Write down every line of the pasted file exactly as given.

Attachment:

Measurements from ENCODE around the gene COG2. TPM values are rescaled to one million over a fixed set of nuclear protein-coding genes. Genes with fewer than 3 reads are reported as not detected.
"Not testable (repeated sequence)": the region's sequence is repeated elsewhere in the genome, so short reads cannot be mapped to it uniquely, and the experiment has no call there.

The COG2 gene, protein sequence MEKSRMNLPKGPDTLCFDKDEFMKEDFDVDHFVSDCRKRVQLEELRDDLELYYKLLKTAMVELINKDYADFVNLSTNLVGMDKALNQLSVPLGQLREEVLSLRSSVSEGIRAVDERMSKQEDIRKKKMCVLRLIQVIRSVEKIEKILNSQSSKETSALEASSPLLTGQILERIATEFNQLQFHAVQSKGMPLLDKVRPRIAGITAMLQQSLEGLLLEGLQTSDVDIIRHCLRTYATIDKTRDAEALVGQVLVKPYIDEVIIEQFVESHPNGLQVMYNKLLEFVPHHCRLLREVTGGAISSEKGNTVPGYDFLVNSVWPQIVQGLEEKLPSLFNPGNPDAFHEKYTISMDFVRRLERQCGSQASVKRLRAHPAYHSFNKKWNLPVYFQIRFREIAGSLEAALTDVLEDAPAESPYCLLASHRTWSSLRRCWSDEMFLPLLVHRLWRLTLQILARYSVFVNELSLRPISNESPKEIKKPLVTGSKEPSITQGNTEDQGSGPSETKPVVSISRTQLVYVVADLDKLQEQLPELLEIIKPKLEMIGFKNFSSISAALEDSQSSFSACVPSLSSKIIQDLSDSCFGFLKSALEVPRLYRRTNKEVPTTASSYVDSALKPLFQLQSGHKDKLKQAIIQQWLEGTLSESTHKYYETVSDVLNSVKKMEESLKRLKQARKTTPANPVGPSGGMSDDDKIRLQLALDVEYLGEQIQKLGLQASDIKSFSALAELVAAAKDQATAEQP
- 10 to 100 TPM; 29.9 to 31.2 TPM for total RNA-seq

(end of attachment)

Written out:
Measurements from ENCODE around the gene COG2. TPM values are rescaled to one million over a fixed set of nuclear protein-coding genes. Genes with fewer than 3 reads are reported as not detected.
"Not testable (repeated sequence)": the region's sequence is repeated elsewhere in the genome, so short reads cannot be mapped to it uniquely, and the experiment has no call there.

The COG2 gene, protein sequence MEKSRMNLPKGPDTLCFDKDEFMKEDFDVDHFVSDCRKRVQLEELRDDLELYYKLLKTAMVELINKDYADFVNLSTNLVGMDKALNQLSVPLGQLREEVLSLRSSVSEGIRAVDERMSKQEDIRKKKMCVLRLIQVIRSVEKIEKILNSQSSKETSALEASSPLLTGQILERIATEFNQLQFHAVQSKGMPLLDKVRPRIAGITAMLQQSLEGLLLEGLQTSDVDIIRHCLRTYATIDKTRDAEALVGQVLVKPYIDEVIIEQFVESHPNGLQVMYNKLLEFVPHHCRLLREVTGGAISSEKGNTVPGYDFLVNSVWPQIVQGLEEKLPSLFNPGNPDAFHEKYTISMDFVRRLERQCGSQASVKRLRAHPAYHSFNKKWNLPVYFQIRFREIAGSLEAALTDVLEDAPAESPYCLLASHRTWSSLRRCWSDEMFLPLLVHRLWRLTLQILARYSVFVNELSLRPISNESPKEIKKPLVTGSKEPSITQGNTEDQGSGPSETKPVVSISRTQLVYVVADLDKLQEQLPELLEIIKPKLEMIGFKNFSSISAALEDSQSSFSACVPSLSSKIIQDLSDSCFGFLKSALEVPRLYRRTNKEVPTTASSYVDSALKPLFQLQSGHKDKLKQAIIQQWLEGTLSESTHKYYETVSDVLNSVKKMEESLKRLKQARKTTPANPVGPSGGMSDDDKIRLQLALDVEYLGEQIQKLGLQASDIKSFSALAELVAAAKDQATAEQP
- 10 to 100 TPM; 29.9 to 31.2 TPM for total RNA-seq